By Christophe Michels, Managing Director of the Iraq Britain Business Council (IBBC).
Engineer Rasmi Al Jabri passed away suddenly yesterday on a walk outside his home in Erbil. He will be missed by his family, his tribe and his many friends, colleagues and admirers.
Rasmi was born 1939 in the city of Qurnah in Southern Iraq, where the two great rivers meet and where, it is said, the Garden of Eden once stood. His long and beautiful life encompasses the rise and fall of Iraq in the 20th century and the struggle for Iraq following the war of 2003. Rasmi was a true patriot who cut across political, ethnic, and religious divisions, which all rather seemed strange and artificial to him. He was a man of exceptional integrity with wonderful humour. He loved being part of the community he happened to be in and spoke to all people around him treating them with equal respect, be they ministers, mullahs, taxi drivers or waiters.
Rasmi was constantly on the move in Iraq, in the Middle East, Europe, and Canada, but he never left his home country for long. This happened only once to complete his studies as chemical and petroleum engineer in Birmingham. He loved and admired the United Kingdom and he fully dedicated his last years to building ties between Iraq and the UK. His work with IBBC was purely voluntary and his achievements were so great that you could not have advertised for someone to do the same.
He started with IBBC as an early member representing his company the Basrah Engineering Group (BEG). After a few years he decided to hand BEG over to his associates and to fully engage with IBBC. He first joined our Executive Committee, and soon afterwards became our Iraq Representative to finally join the IBBC Board and become Deputy Chairman.
He worked tirelessly at resolving problems of our Members in Iraq, but his real delight was to organise large delegations of Iraqi businessmen from all regions of Iraq to attend events in London. This effort culminated in over 400 Iraqi businessmen coming to the UK thanks to his efforts last year alone. There is an argument to be made that these businessmen did little business during their visits but this missed the fundamental point that having them leave Iraq and visit the UK was a crucial achievement in itself. It opened a first door to the wider world for many of them and at the same time created a unique feeling of cohesion and patriotism between these large and diverse groups of Iraqis, who found themselves visiting a western country often for the first time.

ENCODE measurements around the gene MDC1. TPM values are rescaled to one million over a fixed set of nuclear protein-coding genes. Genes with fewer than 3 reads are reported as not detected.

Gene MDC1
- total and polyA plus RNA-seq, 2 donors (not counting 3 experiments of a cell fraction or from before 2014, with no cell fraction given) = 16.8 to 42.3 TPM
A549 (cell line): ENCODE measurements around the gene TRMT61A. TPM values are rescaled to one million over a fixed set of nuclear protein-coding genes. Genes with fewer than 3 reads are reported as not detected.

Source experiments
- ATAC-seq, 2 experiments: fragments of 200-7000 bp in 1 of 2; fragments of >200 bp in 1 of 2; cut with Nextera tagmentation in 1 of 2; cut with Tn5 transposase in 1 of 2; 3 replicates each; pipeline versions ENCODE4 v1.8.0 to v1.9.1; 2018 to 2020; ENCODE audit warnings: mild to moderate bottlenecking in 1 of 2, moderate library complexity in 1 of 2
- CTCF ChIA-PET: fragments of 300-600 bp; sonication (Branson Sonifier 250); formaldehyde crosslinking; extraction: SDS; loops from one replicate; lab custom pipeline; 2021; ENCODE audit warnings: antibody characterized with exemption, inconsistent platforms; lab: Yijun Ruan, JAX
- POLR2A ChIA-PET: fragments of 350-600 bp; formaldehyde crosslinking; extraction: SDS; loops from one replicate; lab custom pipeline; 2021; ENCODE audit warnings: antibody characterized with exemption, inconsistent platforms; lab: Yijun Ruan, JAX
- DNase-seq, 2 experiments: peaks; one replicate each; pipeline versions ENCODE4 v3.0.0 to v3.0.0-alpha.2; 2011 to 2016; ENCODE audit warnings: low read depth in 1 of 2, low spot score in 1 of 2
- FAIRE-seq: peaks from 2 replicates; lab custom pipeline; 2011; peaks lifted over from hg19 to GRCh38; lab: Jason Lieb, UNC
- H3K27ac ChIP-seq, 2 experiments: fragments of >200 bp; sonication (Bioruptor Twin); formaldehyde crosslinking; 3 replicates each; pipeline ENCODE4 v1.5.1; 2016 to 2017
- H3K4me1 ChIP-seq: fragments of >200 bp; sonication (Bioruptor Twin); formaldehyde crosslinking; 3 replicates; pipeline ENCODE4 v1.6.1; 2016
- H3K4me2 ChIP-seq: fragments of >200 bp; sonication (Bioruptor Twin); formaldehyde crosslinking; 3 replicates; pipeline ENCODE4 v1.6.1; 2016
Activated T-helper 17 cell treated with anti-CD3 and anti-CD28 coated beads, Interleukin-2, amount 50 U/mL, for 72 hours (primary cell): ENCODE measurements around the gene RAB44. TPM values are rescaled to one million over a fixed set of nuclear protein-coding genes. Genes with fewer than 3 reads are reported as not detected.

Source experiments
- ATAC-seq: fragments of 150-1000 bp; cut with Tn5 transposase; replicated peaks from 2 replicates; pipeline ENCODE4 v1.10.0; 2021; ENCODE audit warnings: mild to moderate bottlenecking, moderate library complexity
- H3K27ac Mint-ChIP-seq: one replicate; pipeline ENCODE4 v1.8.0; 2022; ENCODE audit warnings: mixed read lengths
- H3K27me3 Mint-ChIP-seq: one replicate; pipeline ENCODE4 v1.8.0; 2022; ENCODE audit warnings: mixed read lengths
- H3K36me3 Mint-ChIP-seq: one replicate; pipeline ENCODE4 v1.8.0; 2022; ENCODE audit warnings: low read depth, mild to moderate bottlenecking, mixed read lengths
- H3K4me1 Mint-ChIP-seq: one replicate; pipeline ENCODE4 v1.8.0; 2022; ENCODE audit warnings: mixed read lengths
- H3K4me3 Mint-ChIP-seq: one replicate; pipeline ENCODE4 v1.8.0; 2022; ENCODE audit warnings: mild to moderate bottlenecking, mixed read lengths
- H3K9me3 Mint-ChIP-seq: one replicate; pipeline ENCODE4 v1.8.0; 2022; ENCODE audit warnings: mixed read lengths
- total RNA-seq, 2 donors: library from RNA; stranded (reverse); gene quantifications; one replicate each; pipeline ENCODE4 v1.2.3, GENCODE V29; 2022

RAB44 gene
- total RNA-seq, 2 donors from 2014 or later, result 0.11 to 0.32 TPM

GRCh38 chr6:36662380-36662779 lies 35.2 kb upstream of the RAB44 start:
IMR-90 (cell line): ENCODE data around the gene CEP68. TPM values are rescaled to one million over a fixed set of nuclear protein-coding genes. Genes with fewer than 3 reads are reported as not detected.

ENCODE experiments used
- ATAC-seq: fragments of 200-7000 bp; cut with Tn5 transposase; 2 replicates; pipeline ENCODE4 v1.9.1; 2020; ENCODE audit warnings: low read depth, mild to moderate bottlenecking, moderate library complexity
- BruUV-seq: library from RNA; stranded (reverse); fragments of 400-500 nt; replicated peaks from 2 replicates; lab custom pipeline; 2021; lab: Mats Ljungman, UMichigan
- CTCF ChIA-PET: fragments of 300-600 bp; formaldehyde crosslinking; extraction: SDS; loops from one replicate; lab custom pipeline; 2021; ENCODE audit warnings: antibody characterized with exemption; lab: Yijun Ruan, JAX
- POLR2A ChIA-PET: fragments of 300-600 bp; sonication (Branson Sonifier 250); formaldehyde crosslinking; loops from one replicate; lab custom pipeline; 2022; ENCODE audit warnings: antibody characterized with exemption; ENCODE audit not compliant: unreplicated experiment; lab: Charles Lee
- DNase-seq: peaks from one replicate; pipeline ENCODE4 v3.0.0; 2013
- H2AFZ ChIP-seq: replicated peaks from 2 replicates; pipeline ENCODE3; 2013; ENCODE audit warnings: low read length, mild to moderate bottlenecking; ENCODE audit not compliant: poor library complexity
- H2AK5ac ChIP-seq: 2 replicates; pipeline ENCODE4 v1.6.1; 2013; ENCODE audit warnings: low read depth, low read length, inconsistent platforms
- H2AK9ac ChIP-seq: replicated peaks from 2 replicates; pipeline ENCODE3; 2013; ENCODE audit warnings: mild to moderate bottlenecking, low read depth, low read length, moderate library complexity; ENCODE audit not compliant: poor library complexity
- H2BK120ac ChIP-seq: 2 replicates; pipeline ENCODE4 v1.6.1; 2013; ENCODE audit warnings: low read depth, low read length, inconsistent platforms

For more than a year now Rasmi has been working closely with our Baghdad office manager Muhanad Al Khatab, particularly when it comes to the organisation of these Iraqi delegations. I know that Muhanad who had deep sympathies for Rasmi and resembles him in many ways will continue this important work in the years to come.
In July of last year Rasmi, Brigadier James Ellery and myself visited Ramadi following an invitation of our friend and former MP of Ramadi Jaber Al Jabri. When we arrived at Jaber’s residence we found the great reception hall filled with maybe 50 or 60 dignitaries representing the tribes and the political and academic elites of Anbar. For 2 hours Rasmi spoke to all present about IBBC, the United Kingdom and Iraq, and why we had come to visit, and he listened and responded to all the comments made and questions asked. It was a very lively discussion which Rasmi mastered completely on his own talking to these important people whom he had never met before. Our excursion to Ramadi was indeed successful with the Governor of Anbar visiting IBBC in the UK only a few months later.
The day of Rasmi’s demise I spoke with him as I did almost every day and told him that one of our Members was in advanced discussions with Anbar governorate to engage in a major infrastructure project. This news pleased him, but did not surprise him, after all was it not the logical thing to happen?
Sayyid Rasmi whom I have never seen wearing a black turban and who in bars and cafes amused himself and others by ordering a gin and tonic without gin, will be deeply missed. It was a true privilege and blessing to have known him so well.